“That was probably a pretty lousy time to live,” LeDoux, author of the 2015 book Anxious and one of the foremost experts on the neuroscience of fear, told Newsweek.
“Disease, poverty and just the stress of life.” LeDoux was making a point he also makes in his recent book: Every age thinks it’s “the Age of Anxiety.”
“We love our anxiety and because it’s ours, we think it’s so special,” he said. “But that’s the nature of anxiety—it’s all-consuming in your mind. If my mind is charged with anxiety, I can’t imagine other people could’ve felt this bad in their lives.”
It was a fair point, but I wasn’t entirely convinced. I’d arrived at his office early and, while waiting for the eminent researcher, took a quick peek at my cellphone, which revealed the following news stories: The Amazon rainforest—the “lungs of the world”— was on fire, which could accelerate global warming. The trade war between the U.S. and China had escalated and the Dow Jones Industrial Average had plunged 600 points. There’d been two random mass shootings in recent weeks.
As I contemplated what all this might mean for my children, the planet and my 401k, a text message arrived from my editor at Newsweek. Could I deliver my story on anxiety a week early—say, in three days?
If this wasn’t the “Age of Anxiety,” then what was it?
LeDoux was right about one thing. I am certainly not the only one living in the present who is grappling with fear of the future, even if it sometimes feels like it.
In May, the American Psychiatric Association reported that for the second year in a row, two out of three Americans say they are “extremely or somewhat anxious” about their health, paying bills and keeping themselves and their family safe. The problem is most pronounced for younger adults—70 percent of those between 18 and 34 report anxiety about paying bills and keeping their families safe, and two out of three are also anxious about relationships (compared with 40 percent for those over 55). About one in five has sought professional care.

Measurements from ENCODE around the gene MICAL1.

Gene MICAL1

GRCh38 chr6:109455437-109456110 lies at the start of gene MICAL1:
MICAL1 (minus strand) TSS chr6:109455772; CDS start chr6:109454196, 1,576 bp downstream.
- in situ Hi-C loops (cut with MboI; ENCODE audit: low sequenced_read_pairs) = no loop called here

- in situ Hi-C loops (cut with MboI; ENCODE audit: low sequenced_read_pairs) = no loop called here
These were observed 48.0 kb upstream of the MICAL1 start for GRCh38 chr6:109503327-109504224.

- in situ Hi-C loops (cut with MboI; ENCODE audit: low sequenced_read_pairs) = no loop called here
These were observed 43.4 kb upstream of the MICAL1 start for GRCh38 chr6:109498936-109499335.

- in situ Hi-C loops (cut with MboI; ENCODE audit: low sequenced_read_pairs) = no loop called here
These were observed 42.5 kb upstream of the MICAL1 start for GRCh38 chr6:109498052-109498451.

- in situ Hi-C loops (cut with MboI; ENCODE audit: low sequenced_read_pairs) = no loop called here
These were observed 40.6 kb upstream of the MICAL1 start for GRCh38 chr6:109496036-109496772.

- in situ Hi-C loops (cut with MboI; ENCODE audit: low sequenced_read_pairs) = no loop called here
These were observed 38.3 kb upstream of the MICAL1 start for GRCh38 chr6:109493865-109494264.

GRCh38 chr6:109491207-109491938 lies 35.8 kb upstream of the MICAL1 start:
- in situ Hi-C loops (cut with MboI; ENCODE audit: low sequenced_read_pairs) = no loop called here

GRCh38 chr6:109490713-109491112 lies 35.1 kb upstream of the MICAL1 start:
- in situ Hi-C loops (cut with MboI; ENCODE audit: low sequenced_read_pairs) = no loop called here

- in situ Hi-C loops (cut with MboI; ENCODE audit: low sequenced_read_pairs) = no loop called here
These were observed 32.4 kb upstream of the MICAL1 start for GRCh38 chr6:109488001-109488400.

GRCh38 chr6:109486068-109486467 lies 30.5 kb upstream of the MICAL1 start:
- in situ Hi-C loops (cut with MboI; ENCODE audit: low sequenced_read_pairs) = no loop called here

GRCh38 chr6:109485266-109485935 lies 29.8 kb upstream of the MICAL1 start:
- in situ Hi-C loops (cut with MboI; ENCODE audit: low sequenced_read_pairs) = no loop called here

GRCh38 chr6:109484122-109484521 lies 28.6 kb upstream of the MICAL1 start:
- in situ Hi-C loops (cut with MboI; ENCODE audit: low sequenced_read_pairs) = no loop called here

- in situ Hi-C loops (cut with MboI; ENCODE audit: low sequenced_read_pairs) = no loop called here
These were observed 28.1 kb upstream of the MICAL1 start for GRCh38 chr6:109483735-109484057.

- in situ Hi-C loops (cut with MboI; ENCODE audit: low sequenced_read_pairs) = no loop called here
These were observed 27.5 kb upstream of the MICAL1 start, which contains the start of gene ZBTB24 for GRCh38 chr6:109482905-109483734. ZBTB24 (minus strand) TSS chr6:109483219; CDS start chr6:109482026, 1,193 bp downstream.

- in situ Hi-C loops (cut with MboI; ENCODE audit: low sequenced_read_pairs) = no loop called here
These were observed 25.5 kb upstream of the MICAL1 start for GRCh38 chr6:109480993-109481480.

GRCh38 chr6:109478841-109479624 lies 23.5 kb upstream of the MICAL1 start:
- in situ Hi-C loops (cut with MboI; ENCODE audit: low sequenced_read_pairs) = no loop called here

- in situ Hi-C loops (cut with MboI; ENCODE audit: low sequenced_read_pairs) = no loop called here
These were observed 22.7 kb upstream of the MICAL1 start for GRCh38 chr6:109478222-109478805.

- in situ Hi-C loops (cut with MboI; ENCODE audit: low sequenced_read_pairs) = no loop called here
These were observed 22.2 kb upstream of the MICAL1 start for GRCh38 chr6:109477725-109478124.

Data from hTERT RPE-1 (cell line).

College graduates are the most anxious of all, surveys suggest. Last fall, members of Generation Z (those born after 1996) reported the worst mental health of any generation, with 91 percent saying they had felt physical or emotional symptoms associated with stress, such as depression or anxiety, according to the American Psychological Association. Meanwhile, more than 60 percent of college students said they had experienced “overwhelming anxiety” during the previous year, and the number of students who visited campus counseling centers increased by more than 30 percent between the fall of 2009 and 2015.
Many researchers think that the internet and social media have contributed to this trend. “The constant access to news— and the constant warnings on news sites—is incredibly stressful and can create a sense of panic,” says Jenny Taitz, a Los Angeles-based author and therapist who specializes in treating anxiety. “There’s a shooting here, there is this break-in there, all this information that we have access to puts danger at the forefront of our mind. How can you relax when you have access to all the bad news that’s happening right at your fingertips?”
When I mentioned this to LeDoux, he conceded that we live in “a particularly complex time.” He added: “Other generations didn’t have the internet, which has turned out to be one of the worst things that’s ever happened to us as a species.”
Luckily, the spike in anxiety comes at a time of incredible discovery for brain science. Advances in brain imaging and other techniques in recent years have vastly increased our knowledge of the neurological basis of anxiety and led to widespread optimism about the future of the field. Researchers have found that anxiety is a whole-brain phenomenon that involves the activity of complex neuronal circuits. As they proceed in identifying these circuits, they expect to uncover targets for new drugs and treatments. “I think we are on the cusp of a mental health treatment revolution,” says Kay Tye, a neuroscientist at the Salk Institute for Biological Sciences. “It’s an extremely exciting time.”
For many of us, the revolution can’t come soon enough.
Follow the Brain Circuits
FEW SCIENTISTS HAVE CONTRIBUTED MORE TO OUR UNDERSTANDing of fear and anxiety than Joseph LeDoux. When he began working on the problem in the 1980s, scientific dogma held that the emotional processing areas of the brain relied on signals that must first pass through the neocortex, the thinking part of the brain—suggesting that emotional reactions come after, and are caused by, our conscious thoughts about a situation.
Freud had famously established the notion of “unconscious factors” that play a role in anxiety, but there was no solid science to support the idea—until LeDoux came along. Working with rats, he discovered a new pathway that operates independent of conscious thought. Sensory stimuli could travel directly to a part of the brain known as the amygdala, a primitive structure that serves as the seat of the emotions. The implications were profound. It helped to explain how emotions can overpower our rational minds, why we are sometimes captive to irrational phobias and the mechanism by which it is possible to feel overcome by a deep sense of foreboding and anxiety or “gut feeling” without knowing why.
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September 13-23, 2019